Acceptance of the system by doctors was excellent, with many users making helpful suggestions which were incorporated into the software. Two major problems arose. Firstly, some consultant firms did not have full access to the system, in that some outpatient clinics were conducted in areas without computers. This meant that some clinics were carried out with and some without the EPR. This has now been corrected, but was a major impediment to the adoption of the system. Secondly, the production of clinic letters by the system led to some suspicion from the medical secretariat. This has now largely resolved, with several secretaries using the system instead of their word processor to produce letters.
A total of 65 patients who underwent primary retinal detachment surgery were audited. The time involved in the conventional audit is shown in Table 4. A total of 14 hours of medical time, and 2 hours of clerical time were consumed by the audit. In contrast, the computer program took 45 seconds to process the same data. The results (that is, reattachment rate, final visual acuity, etc) were the same between the two methods, with the exception of eight items where there were differences. These cases were double checked, and the reasons for error are shown in Table 5. It can be seen that there were errors in both audits, but none that would significantly alter the conclusions.
The benefits of the system were assessed by discussions with both users and patients. The ability to access the record at any time from any of the workstations was identified as a major benefit. Missing paper notes can be at least frustrating, and at worst dangerous to patient care. The creation of a useful patient index for diagnosis and procedures was also identified as a key benefit.
The results of this study show that an EPR can be introduced into an acute hospital environment successfully, without the trauma and dangers associated with a “big bang”. The importance of a graded introduction, with the EPR coexisting with paper records and current hospital forms, cannot be overemphasised, and has been pointed out by other authors. The increase in the use of the system over a 4 month period represents a “group” learning curve, though individual doctors can usually use the system after a month. Training remains an important issue, and sufficient time must be allowed for it, either within or outside the outpatient clinic.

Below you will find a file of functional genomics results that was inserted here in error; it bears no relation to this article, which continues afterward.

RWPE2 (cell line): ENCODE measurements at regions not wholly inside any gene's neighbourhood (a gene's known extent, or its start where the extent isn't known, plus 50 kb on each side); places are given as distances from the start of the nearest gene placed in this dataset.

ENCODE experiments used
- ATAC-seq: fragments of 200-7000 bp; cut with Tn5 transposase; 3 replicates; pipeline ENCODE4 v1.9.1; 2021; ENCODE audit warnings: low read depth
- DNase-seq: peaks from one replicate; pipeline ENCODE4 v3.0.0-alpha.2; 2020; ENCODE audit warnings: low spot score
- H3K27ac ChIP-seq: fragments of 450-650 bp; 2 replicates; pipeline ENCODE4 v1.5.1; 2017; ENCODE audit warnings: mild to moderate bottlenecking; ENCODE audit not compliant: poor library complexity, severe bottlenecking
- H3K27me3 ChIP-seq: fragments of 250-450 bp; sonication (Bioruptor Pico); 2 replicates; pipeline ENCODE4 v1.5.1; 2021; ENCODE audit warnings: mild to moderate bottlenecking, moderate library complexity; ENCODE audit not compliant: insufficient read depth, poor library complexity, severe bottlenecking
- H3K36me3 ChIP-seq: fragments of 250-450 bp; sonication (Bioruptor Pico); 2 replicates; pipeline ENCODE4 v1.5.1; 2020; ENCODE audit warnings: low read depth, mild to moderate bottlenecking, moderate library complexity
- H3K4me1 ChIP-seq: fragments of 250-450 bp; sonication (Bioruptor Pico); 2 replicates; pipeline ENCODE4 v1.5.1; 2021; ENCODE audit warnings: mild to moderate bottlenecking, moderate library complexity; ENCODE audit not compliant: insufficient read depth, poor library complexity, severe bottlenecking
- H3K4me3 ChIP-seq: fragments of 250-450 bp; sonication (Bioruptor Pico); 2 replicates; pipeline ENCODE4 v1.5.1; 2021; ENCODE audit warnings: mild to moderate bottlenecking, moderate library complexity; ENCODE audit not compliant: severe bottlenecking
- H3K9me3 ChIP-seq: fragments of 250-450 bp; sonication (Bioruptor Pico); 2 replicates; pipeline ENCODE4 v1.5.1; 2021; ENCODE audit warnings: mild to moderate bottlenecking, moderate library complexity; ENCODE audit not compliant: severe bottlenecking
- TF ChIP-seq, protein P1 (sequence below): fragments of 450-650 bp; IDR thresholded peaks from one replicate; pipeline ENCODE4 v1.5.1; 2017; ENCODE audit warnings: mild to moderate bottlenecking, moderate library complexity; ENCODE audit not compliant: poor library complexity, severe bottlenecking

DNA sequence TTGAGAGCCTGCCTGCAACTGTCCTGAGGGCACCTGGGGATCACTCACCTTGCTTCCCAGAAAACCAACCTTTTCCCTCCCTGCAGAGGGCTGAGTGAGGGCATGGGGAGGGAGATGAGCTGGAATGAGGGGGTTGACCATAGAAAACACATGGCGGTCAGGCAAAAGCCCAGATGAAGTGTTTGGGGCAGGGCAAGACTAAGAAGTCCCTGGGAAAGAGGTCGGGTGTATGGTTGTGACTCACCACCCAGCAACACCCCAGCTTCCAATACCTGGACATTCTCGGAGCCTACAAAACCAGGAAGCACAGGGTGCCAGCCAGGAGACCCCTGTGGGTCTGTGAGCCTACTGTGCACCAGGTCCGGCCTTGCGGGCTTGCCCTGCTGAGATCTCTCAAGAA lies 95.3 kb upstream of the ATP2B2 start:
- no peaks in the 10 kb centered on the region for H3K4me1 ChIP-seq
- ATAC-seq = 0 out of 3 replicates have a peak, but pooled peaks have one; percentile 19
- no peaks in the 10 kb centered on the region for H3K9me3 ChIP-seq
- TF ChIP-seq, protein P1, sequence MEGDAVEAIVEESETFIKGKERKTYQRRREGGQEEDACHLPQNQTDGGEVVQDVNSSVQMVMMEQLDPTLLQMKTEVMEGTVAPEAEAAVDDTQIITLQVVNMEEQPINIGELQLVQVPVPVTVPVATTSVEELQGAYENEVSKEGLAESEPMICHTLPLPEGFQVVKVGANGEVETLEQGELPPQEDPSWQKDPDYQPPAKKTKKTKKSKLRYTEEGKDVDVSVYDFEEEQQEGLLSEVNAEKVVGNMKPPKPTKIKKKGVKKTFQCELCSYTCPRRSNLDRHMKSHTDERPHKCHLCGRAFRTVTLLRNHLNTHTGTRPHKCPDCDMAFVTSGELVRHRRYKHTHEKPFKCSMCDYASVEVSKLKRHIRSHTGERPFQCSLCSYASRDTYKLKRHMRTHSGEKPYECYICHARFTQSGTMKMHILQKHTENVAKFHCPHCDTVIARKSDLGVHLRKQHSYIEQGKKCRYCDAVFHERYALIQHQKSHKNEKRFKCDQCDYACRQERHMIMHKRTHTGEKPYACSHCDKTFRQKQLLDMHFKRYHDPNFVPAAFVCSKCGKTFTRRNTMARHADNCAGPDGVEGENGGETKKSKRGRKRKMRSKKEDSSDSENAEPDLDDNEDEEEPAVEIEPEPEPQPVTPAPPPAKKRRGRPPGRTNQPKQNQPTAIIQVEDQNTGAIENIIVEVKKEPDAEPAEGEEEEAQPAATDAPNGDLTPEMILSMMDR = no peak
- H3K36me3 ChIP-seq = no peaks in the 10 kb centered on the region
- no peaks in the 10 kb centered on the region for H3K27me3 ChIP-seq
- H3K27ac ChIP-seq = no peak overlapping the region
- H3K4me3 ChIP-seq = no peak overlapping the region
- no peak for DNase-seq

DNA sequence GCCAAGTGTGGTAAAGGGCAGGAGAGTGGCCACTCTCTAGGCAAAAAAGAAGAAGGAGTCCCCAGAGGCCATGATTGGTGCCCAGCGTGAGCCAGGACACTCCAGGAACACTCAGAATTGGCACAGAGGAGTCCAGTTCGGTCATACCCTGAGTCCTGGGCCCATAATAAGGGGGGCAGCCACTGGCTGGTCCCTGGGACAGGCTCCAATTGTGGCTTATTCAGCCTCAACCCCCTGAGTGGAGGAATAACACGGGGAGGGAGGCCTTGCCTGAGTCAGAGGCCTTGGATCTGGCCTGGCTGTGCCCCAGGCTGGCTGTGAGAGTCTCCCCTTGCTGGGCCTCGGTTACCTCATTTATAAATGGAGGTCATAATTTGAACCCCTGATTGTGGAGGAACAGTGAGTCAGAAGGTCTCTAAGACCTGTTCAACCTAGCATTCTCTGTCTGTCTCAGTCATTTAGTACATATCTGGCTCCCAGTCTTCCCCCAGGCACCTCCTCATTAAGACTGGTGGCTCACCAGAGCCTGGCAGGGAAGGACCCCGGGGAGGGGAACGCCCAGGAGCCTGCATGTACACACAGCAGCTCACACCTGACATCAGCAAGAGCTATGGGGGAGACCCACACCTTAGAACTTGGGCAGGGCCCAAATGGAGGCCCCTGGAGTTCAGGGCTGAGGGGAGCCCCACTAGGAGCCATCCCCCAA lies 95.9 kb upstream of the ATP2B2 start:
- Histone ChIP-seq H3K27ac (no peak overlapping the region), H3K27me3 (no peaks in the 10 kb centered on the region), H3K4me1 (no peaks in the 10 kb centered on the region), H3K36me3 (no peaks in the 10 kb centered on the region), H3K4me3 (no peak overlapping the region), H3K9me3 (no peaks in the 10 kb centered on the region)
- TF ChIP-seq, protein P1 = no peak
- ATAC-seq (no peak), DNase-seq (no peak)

The clear benefits of the system included the ability to have full access to patient information from any workstation at any time. This is a major advantage over conventional paper records and brings with it significant potential savings in human and financial resources. The lack of missing records also makes audit much more valid, since missing paper records can introduce significant bias.
The audit described in this paper was a useful first attempt at a fully automatic audit. Although the number of outcome variables was limited in this case, there is no theoretical limit to the complexity of such audits. The benefits in time saved, and the lack of missing notes will ensure that this type of exercise is developed in the future.
The direct entry of data by doctors is of major importance. The combination of data entry by the clinician and the computerised help given by appropriate software functions has been shown to improve the quality of clinical coding.5 7 It also helps in the avoidance of data duplication, a problem which bedevils paper records.
The choice of Read codes for use in the diagnostic and procedure index has several advantages. It is a rich vocabulary which allows coding of significant detail. It is a “living” coding system which includes mechanisms to rapidly add new codes as they are needed—for example, in the case of new surgical procedures. It is also part of the “language of health” adopted for use in the NHS IM&T strategy.8
The EPR will form the basis of many exciting developments in the further application of information technology to medicine. The quantity of information now available relevant to medicine is increasing at a rate which is beyond the ability of most medical practitioners to absorb. The trend towards evidence based medicine, and the establishment of organisations seeking to produce guidelines, such as the National Institute of Clinical Excellence (NICE), will result in an increased quantity of important information to be read. The use of EPRs will enable an intelligent selection of appropriate information at the right time and in the correct context. For example, the entry of a diagnosis of “posterior vitreous detachment” could trigger the display of the latest trust or national guidelines for its management.
The arrival of the NHSnet will enable faster and more interactive communications with referring general practitioners, and other hospitals. Such communications will be an essential part of the vision of an electronic health record (EHR) described in “Information for Health”. The concept is of a brief electronic summary which will enable doctors in one part of the country to discover important background information which might be relevant in the case of emergency treatment, such as allergies, and significant medical history.
In summary, we have shown that an EPR is a practical proposition that can be introduced into an acute hospital relatively easily, and with enormous benefits. It is likely that this sort of EPR will become much more prevalent as we enter the new millennium.